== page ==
Smith, who helped craft the state’s $300 million annual subsidies for three South Jersey nuclear plants, said putting a small modular reactor at Oyster Creek made sense since the site already has been home to a nuclear plant. A small reactor would still take up about five acres.
Any new nuclear facility will inevitably draw opposition, but that opposition might be less intense in a place where one already operated. Also, the Oyster Creek site has existing connections to the electric grid that other sites do not, and creating those connections elsewhere would increase the cost of any new power plant.
To Smith, nuclear power is a key way to deal with the "mind boggling" problems of climate change. He said the hundreds of millions of dollars in subsidies for PSEG's existing nuclear plants pale in comparison to the billions of dollars in damage extreme storms driven by climate change can and have done to the state.
“With regard to energy policy, you have to look at the really big picture,” he said.
About 40 percent of the state’s power comes from nuclear energy, and most of the rest comes from natural gas. Gov. Phil Murphy is looking to dramatically reduce the state’s reliance on natural gas because of the greenhouse gases that come from burning it.
In 2014, Holtec was awarded a $260 million tax incentive over 10 years to build its Camden campus — one of the largest incentives in state history. That led to some major controversies.
The company’s board includes South Jersey Democratic power broker George Norcross, one of whose brothers, Phil Norcross, helped design the tax incentive program Holtec utilized. Another brother, Rep. Donald Norcross (D-N.J.) helped push the tax incentive legislation through the Legislature when he was a state senator.
In 2019, as the Murphy administration feuded with Norcross allies over tax incentives, the state Economic Development Authority suspended the $26 million tax incentive payment to Holtec because the company did not disclose on a tax incentive application that it had been temporarily barred from working with the Tennessee Valley Authority because of allegations it bribed a federal official for a contract. Although the company was never charged in that case, it paid a $2 million fine.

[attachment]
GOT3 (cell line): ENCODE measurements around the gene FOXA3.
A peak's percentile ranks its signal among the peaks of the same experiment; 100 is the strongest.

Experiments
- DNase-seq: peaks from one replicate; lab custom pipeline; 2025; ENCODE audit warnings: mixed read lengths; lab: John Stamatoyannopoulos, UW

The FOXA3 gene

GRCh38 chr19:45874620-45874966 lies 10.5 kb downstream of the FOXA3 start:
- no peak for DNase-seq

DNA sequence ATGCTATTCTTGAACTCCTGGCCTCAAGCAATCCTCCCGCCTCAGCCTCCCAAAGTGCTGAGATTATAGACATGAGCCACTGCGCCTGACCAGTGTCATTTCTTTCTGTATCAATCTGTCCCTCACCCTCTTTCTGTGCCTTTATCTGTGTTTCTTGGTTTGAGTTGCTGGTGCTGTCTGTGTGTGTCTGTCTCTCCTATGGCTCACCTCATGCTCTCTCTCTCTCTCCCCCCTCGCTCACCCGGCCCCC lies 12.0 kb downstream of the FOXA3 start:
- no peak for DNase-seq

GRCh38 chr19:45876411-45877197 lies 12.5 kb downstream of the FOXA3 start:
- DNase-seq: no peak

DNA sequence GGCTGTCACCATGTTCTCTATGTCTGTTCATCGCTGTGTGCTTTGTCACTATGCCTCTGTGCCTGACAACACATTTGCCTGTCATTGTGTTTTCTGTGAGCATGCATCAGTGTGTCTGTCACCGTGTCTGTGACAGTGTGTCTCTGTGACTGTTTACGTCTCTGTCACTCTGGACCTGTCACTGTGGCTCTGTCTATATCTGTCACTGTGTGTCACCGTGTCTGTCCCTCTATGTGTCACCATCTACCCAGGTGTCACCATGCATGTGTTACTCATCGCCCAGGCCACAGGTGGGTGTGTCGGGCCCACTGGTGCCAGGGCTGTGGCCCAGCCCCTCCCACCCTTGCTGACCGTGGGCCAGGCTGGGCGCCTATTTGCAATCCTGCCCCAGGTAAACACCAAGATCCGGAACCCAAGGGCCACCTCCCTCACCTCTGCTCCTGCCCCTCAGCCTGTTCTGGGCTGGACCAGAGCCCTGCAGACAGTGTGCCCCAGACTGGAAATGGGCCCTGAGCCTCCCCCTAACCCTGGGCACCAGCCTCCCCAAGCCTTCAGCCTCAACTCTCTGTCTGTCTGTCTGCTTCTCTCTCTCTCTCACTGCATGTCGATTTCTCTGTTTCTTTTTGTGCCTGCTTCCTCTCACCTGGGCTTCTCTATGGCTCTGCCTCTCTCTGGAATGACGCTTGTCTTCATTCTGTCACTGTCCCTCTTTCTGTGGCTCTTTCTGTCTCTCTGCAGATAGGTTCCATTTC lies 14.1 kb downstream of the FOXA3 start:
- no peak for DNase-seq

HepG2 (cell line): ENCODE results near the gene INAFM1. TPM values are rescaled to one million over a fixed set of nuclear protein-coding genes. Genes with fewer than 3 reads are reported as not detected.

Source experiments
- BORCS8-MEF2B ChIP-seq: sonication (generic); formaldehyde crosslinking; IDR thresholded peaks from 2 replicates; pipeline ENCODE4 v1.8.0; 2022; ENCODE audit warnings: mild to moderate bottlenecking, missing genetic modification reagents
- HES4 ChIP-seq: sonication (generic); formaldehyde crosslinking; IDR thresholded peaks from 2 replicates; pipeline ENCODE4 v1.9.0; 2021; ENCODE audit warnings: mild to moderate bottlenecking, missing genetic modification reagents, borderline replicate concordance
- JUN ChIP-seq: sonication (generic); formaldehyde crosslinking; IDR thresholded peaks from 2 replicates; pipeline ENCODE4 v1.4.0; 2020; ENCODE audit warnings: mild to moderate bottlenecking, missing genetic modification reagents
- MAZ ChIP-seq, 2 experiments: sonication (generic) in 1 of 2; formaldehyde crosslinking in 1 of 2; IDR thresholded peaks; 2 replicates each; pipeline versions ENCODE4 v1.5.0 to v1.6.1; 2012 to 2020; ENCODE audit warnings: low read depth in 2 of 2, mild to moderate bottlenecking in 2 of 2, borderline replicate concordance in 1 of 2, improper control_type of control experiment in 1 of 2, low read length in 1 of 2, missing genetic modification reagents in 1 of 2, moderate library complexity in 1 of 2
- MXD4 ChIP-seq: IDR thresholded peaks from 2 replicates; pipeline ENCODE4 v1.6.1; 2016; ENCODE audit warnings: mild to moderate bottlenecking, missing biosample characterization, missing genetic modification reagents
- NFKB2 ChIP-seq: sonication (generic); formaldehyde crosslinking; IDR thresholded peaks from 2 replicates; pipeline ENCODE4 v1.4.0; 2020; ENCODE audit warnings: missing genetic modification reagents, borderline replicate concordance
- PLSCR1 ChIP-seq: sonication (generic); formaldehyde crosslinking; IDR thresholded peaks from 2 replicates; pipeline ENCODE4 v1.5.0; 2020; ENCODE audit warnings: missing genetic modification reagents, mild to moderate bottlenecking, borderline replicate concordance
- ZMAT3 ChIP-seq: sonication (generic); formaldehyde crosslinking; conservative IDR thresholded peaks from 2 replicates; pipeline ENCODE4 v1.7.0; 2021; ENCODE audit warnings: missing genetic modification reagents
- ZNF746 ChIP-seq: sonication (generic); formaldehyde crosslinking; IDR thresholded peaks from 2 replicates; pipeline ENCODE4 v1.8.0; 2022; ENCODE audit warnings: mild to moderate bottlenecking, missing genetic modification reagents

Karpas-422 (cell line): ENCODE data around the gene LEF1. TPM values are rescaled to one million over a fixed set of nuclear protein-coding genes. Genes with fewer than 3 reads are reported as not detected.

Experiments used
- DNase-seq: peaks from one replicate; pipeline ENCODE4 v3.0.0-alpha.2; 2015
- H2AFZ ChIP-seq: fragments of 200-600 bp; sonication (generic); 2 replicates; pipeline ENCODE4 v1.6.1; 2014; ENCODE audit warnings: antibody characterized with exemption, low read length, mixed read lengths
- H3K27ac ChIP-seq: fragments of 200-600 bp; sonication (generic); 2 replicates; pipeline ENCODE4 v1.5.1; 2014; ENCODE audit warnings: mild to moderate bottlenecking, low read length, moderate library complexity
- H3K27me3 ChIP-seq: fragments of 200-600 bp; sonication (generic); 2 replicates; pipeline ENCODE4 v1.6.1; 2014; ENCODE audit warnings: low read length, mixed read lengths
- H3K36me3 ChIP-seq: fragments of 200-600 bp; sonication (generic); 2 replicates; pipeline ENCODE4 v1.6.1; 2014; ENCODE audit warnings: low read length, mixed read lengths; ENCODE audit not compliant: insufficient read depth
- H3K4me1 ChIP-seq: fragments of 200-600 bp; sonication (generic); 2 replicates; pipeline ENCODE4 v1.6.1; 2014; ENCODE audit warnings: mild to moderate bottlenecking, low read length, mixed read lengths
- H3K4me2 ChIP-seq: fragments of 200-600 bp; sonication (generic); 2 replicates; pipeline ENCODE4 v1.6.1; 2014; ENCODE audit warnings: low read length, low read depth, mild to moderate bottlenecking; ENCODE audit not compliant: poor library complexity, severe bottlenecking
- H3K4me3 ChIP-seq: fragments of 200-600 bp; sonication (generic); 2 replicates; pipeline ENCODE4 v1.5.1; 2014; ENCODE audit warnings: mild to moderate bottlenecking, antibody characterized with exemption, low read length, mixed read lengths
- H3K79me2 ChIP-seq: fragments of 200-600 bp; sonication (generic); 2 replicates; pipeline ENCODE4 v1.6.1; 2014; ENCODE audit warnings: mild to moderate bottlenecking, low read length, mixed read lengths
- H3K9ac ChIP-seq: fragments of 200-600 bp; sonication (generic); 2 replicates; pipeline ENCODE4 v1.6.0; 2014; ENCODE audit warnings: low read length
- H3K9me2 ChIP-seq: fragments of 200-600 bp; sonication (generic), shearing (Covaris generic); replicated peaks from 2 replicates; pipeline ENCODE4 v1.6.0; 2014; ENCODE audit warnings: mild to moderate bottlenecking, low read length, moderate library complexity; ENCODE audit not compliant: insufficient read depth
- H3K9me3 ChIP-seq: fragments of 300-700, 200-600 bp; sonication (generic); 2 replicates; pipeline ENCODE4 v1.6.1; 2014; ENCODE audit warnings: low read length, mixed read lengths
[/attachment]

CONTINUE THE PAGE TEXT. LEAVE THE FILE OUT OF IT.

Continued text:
Holtec sued to release the funds and won in state Superior Court earlier this year. The EDA is appealing the ruling.
Holtec’s CEO, Kris Singh, also faced political blowback after he told a publication about difficulties he said the company had with workers from Camden.
“They don’t show up to work,” Singh told ROI-NJ in 2018. “They can’t stand getting up in the morning and coming to work every single day. They haven’t done it, and they didn’t see their parents do it. Of course, some of them get into drugs and things. So, it’s difficult.”
More recently, Holtec has faced two fines by the Nuclear Regulatory Commission of up to a combined $200,000 over alleged security lapses at Oyster Creek the NRC characterized as significant.
Sue Altman, executive director of the New Jersey Working Families Alliance and a major critic of the state’s tax incentive programs, said she was shocked to hear Smith mention the bill and Holtec at a League of Conservation Voters breakfast on Tuesday.
“We already know Holtec likely made fraudulent claims on their original 2013 tax incentive bill in Camden to move their headquarters there. We know the CEO of Holtec made extremely racist remarks about Camden residents,” Altman said. “We are really sick and tired of giving politically-connected corporations laws that are tailor made for them in the Legislature and allows them to skirt taxation laws. We’re allowing major corporations to loot the treasury on behalf of hardworking New Jerseyans.”